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Enter the debunking article

A tree grows near Woodward
Is the leaning tree still there? When I was a student in the Divinity School, we lived and worked as resident heads in Upper Fisher, one of the six houses in Woodward Court. We moved into the dorm when our oldest son, now a junior in high school, was only 14 months old. We believe that Kyle helped us land that lucrative job. We were told the housing office wanted a “family presence” in the dorms.

On most any sunny afternoon, after my hours of studying and writing, Kyle and I would walk out of Woodward Court, past the funky, all-metal, modern art, which he was too young to climb, and cross the street toward the Oriental Institute. Kyle would climb, under my careful watch, on the leaning tree that grew sideways in the little bit of green space next to the O.I. We would be waiting as Kris, my wife and Kyle’s mom, walked home across campus from her job in the University of Chicago Hospitals. When Kyle first saw his mom as she turned the corner toward us, he would sprint toward her knowing he would be hugged and kissed with all of his mother’s sweet attention. It was, she always said, the best moment of her day.

Not much later, another son was expected. The female undergraduates in Woodward Court and Kris had many conversations during those nine months that I was not welcome to share. Walking across campus to the hospital was a little too much effort for Kris in the last minutes of those nine, long, Chicago months. So our neighbors in the dorm, resident heads in Upper Wallace, drove her the couple blocks to the emergency room. Once Kyle settled in with some toys and his pajamas in their apartment, I called the University Police for a ride.

When they heard my story, “My wife is having a baby,” they responded very quickly. Our son Michael was born at the Hospitals on August 21, 1991. He came home to sleep in our family heirloom cradle next to us on the third floor of Woodward Court. Kyle had been supplied by the housing office with a twin bed just like his college-age friends whose rooms were all around us. Many days I sat in a rocking chair holding our newborn son and gazing out our apartment window at beautiful Robie House across the street.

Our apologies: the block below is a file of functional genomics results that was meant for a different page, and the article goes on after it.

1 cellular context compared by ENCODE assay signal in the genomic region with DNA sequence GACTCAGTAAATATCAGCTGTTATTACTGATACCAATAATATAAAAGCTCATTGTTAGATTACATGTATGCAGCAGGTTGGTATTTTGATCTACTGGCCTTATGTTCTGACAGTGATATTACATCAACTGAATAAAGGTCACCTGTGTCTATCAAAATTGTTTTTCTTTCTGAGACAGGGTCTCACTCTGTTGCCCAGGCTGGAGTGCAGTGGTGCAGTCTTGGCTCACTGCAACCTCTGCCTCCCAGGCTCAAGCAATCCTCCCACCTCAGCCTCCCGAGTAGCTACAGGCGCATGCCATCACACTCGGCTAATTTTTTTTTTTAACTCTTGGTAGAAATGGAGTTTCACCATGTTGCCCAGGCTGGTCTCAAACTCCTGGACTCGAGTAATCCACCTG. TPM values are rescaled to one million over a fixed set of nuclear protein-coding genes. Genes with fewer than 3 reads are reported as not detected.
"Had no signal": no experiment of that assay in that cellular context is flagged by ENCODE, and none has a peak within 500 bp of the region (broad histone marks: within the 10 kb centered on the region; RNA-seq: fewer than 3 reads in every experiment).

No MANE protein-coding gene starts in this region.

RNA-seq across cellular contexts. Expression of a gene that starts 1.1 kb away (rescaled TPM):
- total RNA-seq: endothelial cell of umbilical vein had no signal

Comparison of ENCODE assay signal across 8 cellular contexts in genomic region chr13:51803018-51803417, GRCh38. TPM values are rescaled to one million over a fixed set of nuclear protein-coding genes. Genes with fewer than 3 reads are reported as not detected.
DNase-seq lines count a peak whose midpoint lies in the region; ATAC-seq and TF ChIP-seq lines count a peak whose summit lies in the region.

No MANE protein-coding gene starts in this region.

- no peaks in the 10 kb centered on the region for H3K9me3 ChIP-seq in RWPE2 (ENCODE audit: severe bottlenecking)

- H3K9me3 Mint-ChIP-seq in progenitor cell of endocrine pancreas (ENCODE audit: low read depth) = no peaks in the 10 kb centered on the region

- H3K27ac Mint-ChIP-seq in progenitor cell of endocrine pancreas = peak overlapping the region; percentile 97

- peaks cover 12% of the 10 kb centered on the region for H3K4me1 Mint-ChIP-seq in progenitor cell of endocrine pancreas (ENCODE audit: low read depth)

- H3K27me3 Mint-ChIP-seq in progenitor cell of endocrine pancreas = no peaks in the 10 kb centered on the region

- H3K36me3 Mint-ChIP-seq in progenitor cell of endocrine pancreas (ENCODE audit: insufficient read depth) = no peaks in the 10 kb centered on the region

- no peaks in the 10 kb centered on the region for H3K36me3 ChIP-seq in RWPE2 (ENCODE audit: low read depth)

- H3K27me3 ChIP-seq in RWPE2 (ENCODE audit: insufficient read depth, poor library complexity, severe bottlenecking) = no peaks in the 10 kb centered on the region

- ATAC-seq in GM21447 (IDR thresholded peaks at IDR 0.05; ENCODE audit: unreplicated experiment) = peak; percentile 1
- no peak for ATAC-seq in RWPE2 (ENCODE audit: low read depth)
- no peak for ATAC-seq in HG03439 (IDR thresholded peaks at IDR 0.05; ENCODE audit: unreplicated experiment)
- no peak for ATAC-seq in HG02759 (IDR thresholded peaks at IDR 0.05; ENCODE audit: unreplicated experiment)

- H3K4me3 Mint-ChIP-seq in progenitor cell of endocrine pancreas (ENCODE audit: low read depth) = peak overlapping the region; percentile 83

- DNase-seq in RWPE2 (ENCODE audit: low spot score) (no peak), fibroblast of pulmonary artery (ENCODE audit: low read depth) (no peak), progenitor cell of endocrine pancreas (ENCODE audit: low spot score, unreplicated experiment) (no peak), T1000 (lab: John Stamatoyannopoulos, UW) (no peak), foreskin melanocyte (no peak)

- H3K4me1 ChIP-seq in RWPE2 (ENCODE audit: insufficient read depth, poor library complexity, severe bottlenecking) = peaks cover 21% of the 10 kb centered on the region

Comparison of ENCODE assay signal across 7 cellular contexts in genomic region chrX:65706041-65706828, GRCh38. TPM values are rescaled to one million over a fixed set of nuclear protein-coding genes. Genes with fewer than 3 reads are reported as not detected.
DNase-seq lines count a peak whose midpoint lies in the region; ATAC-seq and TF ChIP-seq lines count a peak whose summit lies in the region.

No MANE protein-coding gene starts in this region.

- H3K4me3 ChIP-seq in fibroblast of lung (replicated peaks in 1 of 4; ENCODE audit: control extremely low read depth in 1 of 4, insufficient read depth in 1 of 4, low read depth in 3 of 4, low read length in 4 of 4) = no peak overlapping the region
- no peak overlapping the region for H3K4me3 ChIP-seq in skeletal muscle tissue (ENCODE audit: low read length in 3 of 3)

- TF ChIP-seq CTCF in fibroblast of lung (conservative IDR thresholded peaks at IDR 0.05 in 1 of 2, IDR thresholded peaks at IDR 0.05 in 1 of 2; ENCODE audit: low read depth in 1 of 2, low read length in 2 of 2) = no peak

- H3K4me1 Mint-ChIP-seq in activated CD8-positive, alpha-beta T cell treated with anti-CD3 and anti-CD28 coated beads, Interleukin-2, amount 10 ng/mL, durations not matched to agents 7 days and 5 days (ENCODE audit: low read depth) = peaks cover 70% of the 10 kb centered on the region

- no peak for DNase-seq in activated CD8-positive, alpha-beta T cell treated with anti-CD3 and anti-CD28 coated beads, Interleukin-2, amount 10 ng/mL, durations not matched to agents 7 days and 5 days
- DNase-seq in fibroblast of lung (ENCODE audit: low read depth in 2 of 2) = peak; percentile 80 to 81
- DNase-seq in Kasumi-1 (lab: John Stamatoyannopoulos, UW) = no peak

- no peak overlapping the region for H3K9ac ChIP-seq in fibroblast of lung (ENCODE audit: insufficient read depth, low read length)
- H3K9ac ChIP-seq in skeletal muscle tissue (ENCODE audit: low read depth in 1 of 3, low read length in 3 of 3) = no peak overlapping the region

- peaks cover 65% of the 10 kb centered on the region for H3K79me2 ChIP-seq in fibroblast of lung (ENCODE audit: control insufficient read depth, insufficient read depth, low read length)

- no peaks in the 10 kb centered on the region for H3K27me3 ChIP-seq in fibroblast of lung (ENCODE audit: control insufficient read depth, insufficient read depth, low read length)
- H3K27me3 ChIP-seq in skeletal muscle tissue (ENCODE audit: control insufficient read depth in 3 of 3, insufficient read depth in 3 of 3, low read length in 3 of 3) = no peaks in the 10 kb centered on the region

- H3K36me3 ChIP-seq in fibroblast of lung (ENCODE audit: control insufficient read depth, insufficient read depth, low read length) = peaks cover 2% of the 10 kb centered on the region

Woodward Court is part of our family heritage. The students adored our young sons. We had a regular and dependable list of babysitters. The cafeteria staff catered to our family with devoted attention. When Chicago winters stopped their outside playtime, Kyle and our neighboring resident head’s son Mark would race their tricycles in a large circle around the common unit beneath the cafeteria. The students graciously enjoyed these noisy little boys in their living space.

We live in Pittsburgh now, and our boys have not been back to Chicago. But we keep these family memories alive, and someday we will return to stand on the sidewalk next to that sacred space, admire the new, and tell stories of our days in Woodward Court.

Mark Englund-Krieger, PhD’98
Gibsonia, Pennsylvania

The University of Chicago Magazine welcomes letters. Letters for publication must be signed and may be edited for space and clarity. In order to provide a range of views, we encourage writers to limit themselves to 300 words or less. Write: Editor, University of Chicago Magazine, 5801 S. Ellis Avenue, Chicago, IL 60637. Or e-mail:



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